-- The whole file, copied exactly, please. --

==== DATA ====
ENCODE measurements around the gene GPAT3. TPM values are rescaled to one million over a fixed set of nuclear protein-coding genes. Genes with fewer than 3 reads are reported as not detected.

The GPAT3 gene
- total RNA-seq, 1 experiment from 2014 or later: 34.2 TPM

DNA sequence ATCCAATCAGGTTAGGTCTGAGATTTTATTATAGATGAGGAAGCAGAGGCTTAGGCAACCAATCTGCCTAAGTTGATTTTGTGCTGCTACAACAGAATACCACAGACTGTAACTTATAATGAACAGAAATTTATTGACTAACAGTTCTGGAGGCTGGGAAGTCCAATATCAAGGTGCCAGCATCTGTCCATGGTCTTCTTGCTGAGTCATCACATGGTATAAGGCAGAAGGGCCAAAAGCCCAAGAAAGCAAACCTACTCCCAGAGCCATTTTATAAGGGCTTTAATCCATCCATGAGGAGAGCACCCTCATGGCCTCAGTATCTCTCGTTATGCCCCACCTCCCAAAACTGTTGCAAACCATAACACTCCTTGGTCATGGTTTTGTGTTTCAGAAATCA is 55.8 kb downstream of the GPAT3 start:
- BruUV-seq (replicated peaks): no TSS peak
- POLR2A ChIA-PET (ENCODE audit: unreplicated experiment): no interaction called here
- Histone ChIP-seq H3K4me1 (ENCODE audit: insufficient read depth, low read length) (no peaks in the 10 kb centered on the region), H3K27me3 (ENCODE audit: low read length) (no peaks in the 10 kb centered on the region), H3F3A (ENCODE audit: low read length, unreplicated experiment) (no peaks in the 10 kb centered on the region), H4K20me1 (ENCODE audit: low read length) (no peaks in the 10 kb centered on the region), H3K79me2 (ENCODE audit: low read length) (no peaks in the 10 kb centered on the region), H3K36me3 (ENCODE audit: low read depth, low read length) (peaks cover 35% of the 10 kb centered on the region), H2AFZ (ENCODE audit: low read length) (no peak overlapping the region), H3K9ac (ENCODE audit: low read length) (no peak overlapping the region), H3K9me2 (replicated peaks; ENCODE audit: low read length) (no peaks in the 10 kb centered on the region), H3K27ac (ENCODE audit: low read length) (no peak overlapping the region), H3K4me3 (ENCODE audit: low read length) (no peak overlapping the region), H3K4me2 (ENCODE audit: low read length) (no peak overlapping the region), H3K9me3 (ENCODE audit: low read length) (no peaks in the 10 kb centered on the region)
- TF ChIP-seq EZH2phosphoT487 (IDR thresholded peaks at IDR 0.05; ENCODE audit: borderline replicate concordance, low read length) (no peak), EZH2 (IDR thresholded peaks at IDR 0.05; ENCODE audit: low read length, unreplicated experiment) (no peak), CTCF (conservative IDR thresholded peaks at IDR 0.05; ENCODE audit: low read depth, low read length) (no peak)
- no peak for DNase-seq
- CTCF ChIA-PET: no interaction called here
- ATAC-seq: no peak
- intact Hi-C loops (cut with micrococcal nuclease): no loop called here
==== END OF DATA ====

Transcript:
ENCODE measurements around the gene GPAT3. TPM values are rescaled to one million over a fixed set of nuclear protein-coding genes. Genes with fewer than 3 reads are reported as not detected.

The GPAT3 gene
- total RNA-seq, 1 experiment from 2014 or later: 34.2 TPM

DNA sequence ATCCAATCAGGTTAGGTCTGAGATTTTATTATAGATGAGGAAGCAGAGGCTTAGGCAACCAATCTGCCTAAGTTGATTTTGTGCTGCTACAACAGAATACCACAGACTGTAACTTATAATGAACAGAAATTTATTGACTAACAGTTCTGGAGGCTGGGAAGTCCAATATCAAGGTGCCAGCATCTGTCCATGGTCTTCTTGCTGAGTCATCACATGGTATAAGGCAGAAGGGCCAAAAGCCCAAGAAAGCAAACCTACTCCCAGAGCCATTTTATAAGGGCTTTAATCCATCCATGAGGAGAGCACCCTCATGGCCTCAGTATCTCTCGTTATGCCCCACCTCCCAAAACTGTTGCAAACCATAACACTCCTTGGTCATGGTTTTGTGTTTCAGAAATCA is 55.8 kb downstream of the GPAT3 start:
- BruUV-seq (replicated peaks): no TSS peak
- POLR2A ChIA-PET (ENCODE audit: unreplicated experiment): no interaction called here
- Histone ChIP-seq H3K4me1 (ENCODE audit: insufficient read depth, low read length) (no peaks in the 10 kb centered on the region), H3K27me3 (ENCODE audit: low read length) (no peaks in the 10 kb centered on the region), H3F3A (ENCODE audit: low read length, unreplicated experiment) (no peaks in the 10 kb centered on the region), H4K20me1 (ENCODE audit: low read length) (no peaks in the 10 kb centered on the region), H3K79me2 (ENCODE audit: low read length) (no peaks in the 10 kb centered on the region), H3K36me3 (ENCODE audit: low read depth, low read length) (peaks cover 35% of the 10 kb centered on the region), H2AFZ (ENCODE audit: low read length) (no peak overlapping the region), H3K9ac (ENCODE audit: low read length) (no peak overlapping the region), H3K9me2 (replicated peaks; ENCODE audit: low read length) (no peaks in the 10 kb centered on the region), H3K27ac (ENCODE audit: low read length) (no peak overlapping the region), H3K4me3 (ENCODE audit: low read length) (no peak overlapping the region), H3K4me2 (ENCODE audit: low read length) (no peak overlapping the region), H3K9me3 (ENCODE audit: low read length) (no peaks in the 10 kb centered on the region)
- TF ChIP-seq EZH2phosphoT487 (IDR thresholded peaks at IDR 0.05; ENCODE audit: borderline replicate concordance, low read length) (no peak), EZH2 (IDR thresholded peaks at IDR 0.05; ENCODE audit: low read length, unreplicated experiment) (no peak), CTCF (conservative IDR thresholded peaks at IDR 0.05; ENCODE audit: low read depth, low read length) (no peak)
- no peak for DNase-seq
- CTCF ChIA-PET: no interaction called here
- ATAC-seq: no peak
- intact Hi-C loops (cut with micrococcal nuclease): no loop called here